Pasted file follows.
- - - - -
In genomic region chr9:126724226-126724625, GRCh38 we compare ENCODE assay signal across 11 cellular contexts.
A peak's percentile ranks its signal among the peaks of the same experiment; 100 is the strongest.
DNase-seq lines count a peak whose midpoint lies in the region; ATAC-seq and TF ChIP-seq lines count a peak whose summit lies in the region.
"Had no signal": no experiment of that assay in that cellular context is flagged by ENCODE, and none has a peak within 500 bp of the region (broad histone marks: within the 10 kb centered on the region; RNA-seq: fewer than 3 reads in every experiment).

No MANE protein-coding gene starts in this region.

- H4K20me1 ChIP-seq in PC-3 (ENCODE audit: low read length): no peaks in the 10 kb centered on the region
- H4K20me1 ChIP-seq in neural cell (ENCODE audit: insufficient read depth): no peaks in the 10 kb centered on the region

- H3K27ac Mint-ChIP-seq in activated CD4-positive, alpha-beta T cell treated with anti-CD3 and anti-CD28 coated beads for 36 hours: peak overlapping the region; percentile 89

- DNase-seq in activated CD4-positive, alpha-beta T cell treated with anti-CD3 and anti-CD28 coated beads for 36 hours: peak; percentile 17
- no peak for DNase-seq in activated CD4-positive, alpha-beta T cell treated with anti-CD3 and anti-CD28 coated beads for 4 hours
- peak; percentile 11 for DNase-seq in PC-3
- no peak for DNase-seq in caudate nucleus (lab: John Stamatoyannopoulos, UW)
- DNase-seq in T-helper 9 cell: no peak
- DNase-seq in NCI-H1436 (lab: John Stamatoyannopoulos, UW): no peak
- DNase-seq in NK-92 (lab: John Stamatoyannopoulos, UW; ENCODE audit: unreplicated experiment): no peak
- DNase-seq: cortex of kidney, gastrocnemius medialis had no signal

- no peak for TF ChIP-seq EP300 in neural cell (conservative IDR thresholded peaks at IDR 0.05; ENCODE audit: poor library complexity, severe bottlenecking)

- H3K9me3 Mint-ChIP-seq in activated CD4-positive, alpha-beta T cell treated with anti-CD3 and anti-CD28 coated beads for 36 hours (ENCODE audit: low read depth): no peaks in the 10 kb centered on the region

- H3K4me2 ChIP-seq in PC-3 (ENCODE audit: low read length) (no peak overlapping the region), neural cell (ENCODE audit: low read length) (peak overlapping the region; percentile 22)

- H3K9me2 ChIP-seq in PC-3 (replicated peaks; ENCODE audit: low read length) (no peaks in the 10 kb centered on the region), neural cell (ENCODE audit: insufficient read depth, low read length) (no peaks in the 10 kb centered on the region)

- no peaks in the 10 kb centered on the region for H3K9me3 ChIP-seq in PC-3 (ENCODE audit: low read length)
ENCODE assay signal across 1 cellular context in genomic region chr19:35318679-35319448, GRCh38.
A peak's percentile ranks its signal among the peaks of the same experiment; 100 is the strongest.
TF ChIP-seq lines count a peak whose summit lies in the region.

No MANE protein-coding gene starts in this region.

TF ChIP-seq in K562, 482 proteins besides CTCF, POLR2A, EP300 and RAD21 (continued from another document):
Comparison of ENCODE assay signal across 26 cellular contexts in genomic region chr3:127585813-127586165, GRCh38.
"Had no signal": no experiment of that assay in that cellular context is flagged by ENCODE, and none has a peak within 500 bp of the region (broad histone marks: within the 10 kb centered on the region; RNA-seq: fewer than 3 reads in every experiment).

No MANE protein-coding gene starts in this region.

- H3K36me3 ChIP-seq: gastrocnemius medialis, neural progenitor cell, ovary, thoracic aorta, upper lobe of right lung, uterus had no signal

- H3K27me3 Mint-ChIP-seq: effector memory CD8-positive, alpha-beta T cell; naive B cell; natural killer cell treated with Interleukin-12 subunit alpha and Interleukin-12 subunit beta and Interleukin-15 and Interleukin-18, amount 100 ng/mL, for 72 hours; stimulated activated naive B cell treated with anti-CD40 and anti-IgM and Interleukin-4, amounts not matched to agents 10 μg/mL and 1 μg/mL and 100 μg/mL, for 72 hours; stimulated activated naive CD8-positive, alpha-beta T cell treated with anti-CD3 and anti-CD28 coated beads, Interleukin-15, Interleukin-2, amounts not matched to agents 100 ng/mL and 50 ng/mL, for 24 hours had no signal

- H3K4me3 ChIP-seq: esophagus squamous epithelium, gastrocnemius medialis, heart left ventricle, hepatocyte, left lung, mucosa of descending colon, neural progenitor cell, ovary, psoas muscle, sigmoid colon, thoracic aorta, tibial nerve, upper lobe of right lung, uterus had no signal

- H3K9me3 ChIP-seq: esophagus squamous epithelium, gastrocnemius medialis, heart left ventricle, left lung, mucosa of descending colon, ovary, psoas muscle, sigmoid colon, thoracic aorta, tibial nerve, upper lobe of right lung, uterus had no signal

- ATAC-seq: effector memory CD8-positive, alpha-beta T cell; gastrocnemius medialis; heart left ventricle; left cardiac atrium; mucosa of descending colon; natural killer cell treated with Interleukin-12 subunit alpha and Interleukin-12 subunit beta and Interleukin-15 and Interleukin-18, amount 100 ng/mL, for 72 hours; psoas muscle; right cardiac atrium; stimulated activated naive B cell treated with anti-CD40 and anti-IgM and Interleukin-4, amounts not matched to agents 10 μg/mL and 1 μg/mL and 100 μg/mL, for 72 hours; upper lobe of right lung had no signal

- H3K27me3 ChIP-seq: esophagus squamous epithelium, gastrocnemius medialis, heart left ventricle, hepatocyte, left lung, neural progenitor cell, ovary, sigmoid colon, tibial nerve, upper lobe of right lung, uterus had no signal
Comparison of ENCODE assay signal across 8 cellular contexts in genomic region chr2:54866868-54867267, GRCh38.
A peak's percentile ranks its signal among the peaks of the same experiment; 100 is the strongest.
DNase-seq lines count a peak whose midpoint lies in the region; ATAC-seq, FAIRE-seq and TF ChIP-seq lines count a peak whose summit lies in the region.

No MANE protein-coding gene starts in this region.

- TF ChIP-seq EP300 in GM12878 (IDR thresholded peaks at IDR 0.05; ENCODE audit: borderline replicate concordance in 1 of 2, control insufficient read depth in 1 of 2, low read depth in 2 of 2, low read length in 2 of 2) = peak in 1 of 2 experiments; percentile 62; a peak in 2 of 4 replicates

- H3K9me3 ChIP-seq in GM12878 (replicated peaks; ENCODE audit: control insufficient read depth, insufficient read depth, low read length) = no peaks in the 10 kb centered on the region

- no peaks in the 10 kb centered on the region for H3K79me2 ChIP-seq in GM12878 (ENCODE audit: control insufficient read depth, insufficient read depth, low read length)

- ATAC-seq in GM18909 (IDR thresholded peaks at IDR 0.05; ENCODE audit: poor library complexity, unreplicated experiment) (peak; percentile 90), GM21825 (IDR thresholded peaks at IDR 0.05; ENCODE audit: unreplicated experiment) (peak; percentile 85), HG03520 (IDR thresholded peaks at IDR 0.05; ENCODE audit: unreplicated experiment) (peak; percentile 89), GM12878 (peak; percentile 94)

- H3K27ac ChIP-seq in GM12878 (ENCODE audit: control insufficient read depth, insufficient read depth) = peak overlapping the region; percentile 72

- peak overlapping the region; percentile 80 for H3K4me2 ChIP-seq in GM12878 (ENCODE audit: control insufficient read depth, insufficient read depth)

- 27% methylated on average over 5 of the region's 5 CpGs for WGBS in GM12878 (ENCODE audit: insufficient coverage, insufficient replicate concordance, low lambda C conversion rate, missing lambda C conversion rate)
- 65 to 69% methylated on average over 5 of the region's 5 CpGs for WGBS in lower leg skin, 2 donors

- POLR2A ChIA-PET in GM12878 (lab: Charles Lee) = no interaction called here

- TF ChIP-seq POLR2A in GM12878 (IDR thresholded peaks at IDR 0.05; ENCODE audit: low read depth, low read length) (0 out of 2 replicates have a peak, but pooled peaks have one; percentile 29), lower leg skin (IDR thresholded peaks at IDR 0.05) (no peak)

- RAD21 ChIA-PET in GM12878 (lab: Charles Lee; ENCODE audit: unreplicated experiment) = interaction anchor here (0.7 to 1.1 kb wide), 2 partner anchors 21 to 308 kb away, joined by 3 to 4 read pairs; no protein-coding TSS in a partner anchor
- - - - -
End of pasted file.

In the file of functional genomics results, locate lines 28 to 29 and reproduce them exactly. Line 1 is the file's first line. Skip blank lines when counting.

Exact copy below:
"Had no signal": no experiment of that assay in that cellular context is flagged by ENCODE, and none has a peak within 500 bp of the region (broad histone marks: within the 10 kb centered on the region; RNA-seq: fewer than 3 reads in every experiment).

No MANE protein-coding gene starts in this region.